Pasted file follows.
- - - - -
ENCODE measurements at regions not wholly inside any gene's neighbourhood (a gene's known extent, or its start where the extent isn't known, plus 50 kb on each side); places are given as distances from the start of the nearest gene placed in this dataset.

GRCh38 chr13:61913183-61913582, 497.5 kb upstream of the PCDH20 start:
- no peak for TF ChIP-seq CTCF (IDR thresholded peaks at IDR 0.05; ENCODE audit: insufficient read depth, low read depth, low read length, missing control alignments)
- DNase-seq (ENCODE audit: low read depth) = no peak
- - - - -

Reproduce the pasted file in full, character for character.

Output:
ENCODE measurements at regions not wholly inside any gene's neighbourhood (a gene's known extent, or its start where the extent isn't known, plus 50 kb on each side); places are given as distances from the start of the nearest gene placed in this dataset.

GRCh38 chr13:61913183-61913582, 497.5 kb upstream of the PCDH20 start:
- no peak for TF ChIP-seq CTCF (IDR thresholded peaks at IDR 0.05; ENCODE audit: insufficient read depth, low read depth, low read length, missing control alignments)
- DNase-seq (ENCODE audit: low read depth) = no peak